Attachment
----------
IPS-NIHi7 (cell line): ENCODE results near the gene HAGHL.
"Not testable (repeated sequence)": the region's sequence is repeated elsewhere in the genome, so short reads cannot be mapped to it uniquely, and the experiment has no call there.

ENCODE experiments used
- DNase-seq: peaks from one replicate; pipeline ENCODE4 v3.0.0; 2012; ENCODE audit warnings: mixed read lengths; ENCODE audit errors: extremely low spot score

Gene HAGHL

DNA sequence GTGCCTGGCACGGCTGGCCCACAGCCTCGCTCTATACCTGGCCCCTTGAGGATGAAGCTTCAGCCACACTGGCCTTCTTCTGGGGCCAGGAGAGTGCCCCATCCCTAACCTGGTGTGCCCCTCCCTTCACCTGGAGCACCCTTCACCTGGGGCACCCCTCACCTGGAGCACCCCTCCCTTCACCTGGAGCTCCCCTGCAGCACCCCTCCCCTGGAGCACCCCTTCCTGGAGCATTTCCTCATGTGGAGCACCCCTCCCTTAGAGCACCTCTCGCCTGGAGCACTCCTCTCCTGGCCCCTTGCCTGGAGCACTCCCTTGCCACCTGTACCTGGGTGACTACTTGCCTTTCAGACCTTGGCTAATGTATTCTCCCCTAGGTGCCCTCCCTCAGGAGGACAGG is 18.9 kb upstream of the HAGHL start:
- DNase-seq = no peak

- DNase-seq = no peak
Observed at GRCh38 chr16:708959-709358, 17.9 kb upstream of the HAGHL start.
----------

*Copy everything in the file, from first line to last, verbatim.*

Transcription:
IPS-NIHi7 (cell line): ENCODE results near the gene HAGHL.
"Not testable (repeated sequence)": the region's sequence is repeated elsewhere in the genome, so short reads cannot be mapped to it uniquely, and the experiment has no call there.

ENCODE experiments used
- DNase-seq: peaks from one replicate; pipeline ENCODE4 v3.0.0; 2012; ENCODE audit warnings: mixed read lengths; ENCODE audit errors: extremely low spot score

Gene HAGHL

DNA sequence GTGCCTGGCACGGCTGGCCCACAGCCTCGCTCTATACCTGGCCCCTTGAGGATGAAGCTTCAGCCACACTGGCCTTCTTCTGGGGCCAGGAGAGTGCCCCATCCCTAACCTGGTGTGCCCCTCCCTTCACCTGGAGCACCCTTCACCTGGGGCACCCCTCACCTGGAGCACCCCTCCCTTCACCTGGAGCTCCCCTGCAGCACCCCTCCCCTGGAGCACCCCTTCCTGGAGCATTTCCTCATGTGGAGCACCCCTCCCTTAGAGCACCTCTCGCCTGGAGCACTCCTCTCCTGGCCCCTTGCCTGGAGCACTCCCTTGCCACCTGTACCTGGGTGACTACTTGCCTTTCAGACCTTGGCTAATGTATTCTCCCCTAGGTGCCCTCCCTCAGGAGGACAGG is 18.9 kb upstream of the HAGHL start:
- DNase-seq = no peak

- DNase-seq = no peak
Observed at GRCh38 chr16:708959-709358, 17.9 kb upstream of the HAGHL start.